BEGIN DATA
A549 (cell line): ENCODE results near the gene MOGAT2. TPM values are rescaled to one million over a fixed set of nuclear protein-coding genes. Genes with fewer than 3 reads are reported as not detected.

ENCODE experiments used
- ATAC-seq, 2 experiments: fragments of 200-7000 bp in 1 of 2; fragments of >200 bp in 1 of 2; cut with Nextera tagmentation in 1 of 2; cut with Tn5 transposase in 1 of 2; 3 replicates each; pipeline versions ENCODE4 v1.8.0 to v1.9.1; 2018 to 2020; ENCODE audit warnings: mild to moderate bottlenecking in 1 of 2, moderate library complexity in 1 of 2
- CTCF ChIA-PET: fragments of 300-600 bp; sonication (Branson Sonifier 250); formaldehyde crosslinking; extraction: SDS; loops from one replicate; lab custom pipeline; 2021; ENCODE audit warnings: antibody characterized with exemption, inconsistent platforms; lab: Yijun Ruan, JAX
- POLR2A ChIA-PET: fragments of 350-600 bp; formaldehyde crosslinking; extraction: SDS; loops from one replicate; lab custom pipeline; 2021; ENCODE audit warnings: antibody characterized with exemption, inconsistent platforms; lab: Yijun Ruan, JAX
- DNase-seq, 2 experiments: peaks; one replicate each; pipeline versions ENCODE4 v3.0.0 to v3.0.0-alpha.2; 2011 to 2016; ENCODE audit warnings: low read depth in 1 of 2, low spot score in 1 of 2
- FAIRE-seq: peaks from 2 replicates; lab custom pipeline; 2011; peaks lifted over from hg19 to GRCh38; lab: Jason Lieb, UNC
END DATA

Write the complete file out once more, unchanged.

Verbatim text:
A549 (cell line): ENCODE results near the gene MOGAT2. TPM values are rescaled to one million over a fixed set of nuclear protein-coding genes. Genes with fewer than 3 reads are reported as not detected.

ENCODE experiments used
- ATAC-seq, 2 experiments: fragments of 200-7000 bp in 1 of 2; fragments of >200 bp in 1 of 2; cut with Nextera tagmentation in 1 of 2; cut with Tn5 transposase in 1 of 2; 3 replicates each; pipeline versions ENCODE4 v1.8.0 to v1.9.1; 2018 to 2020; ENCODE audit warnings: mild to moderate bottlenecking in 1 of 2, moderate library complexity in 1 of 2
- CTCF ChIA-PET: fragments of 300-600 bp; sonication (Branson Sonifier 250); formaldehyde crosslinking; extraction: SDS; loops from one replicate; lab custom pipeline; 2021; ENCODE audit warnings: antibody characterized with exemption, inconsistent platforms; lab: Yijun Ruan, JAX
- POLR2A ChIA-PET: fragments of 350-600 bp; formaldehyde crosslinking; extraction: SDS; loops from one replicate; lab custom pipeline; 2021; ENCODE audit warnings: antibody characterized with exemption, inconsistent platforms; lab: Yijun Ruan, JAX
- DNase-seq, 2 experiments: peaks; one replicate each; pipeline versions ENCODE4 v3.0.0 to v3.0.0-alpha.2; 2011 to 2016; ENCODE audit warnings: low read depth in 1 of 2, low spot score in 1 of 2
- FAIRE-seq: peaks from 2 replicates; lab custom pipeline; 2011; peaks lifted over from hg19 to GRCh38; lab: Jason Lieb, UNC